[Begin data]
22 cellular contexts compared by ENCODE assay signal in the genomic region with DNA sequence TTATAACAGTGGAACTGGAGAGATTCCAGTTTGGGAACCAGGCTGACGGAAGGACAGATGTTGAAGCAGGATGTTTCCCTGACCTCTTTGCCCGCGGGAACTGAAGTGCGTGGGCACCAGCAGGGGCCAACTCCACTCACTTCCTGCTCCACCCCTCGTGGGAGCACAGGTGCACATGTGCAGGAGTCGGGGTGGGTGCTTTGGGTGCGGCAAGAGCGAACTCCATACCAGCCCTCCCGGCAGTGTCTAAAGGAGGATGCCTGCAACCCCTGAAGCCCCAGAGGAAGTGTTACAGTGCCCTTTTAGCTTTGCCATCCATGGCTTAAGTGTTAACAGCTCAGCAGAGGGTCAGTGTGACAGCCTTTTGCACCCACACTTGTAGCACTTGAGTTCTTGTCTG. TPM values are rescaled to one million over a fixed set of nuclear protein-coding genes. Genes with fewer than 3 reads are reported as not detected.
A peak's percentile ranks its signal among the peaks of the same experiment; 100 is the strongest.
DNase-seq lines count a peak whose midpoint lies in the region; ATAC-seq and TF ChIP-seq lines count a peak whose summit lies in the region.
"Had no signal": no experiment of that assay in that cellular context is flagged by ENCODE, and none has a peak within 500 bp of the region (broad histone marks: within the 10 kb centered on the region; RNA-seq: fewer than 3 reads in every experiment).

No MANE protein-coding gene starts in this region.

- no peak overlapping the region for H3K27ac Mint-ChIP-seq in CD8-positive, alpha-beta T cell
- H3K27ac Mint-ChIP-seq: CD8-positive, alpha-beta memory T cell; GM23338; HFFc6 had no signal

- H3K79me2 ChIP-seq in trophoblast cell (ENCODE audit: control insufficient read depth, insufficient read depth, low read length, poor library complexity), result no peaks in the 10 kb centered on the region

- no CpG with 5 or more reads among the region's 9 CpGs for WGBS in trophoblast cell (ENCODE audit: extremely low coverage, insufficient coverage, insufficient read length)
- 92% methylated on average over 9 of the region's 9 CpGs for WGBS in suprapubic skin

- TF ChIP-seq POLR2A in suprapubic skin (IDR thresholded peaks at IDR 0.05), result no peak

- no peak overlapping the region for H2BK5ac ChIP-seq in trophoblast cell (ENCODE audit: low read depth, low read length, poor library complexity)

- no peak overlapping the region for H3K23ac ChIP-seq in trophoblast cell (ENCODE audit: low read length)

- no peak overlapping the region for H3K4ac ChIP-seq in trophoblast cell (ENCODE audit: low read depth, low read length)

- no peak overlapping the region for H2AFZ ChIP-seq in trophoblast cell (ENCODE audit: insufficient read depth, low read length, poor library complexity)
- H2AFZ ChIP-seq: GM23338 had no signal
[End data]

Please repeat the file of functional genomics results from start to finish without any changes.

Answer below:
22 cellular contexts compared by ENCODE assay signal in the genomic region with DNA sequence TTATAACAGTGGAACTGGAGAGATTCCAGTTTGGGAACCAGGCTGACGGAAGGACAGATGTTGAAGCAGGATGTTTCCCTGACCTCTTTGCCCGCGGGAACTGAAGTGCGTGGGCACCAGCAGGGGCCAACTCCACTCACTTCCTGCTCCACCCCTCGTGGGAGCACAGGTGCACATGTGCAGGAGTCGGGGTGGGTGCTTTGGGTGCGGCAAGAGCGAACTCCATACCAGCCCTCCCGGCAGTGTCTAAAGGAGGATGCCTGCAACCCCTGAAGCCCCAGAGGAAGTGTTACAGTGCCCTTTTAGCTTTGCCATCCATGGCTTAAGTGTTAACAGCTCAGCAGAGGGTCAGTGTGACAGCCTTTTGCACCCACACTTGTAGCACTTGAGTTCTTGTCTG. TPM values are rescaled to one million over a fixed set of nuclear protein-coding genes. Genes with fewer than 3 reads are reported as not detected.
A peak's percentile ranks its signal among the peaks of the same experiment; 100 is the strongest.
DNase-seq lines count a peak whose midpoint lies in the region; ATAC-seq and TF ChIP-seq lines count a peak whose summit lies in the region.
"Had no signal": no experiment of that assay in that cellular context is flagged by ENCODE, and none has a peak within 500 bp of the region (broad histone marks: within the 10 kb centered on the region; RNA-seq: fewer than 3 reads in every experiment).

No MANE protein-coding gene starts in this region.

- no peak overlapping the region for H3K27ac Mint-ChIP-seq in CD8-positive, alpha-beta T cell
- H3K27ac Mint-ChIP-seq: CD8-positive, alpha-beta memory T cell; GM23338; HFFc6 had no signal

- H3K79me2 ChIP-seq in trophoblast cell (ENCODE audit: control insufficient read depth, insufficient read depth, low read length, poor library complexity), result no peaks in the 10 kb centered on the region

- no CpG with 5 or more reads among the region's 9 CpGs for WGBS in trophoblast cell (ENCODE audit: extremely low coverage, insufficient coverage, insufficient read length)
- 92% methylated on average over 9 of the region's 9 CpGs for WGBS in suprapubic skin

- TF ChIP-seq POLR2A in suprapubic skin (IDR thresholded peaks at IDR 0.05), result no peak

- no peak overlapping the region for H2BK5ac ChIP-seq in trophoblast cell (ENCODE audit: low read depth, low read length, poor library complexity)

- no peak overlapping the region for H3K23ac ChIP-seq in trophoblast cell (ENCODE audit: low read length)

- no peak overlapping the region for H3K4ac ChIP-seq in trophoblast cell (ENCODE audit: low read depth, low read length)

- no peak overlapping the region for H2AFZ ChIP-seq in trophoblast cell (ENCODE audit: insufficient read depth, low read length, poor library complexity)
- H2AFZ ChIP-seq: GM23338 had no signal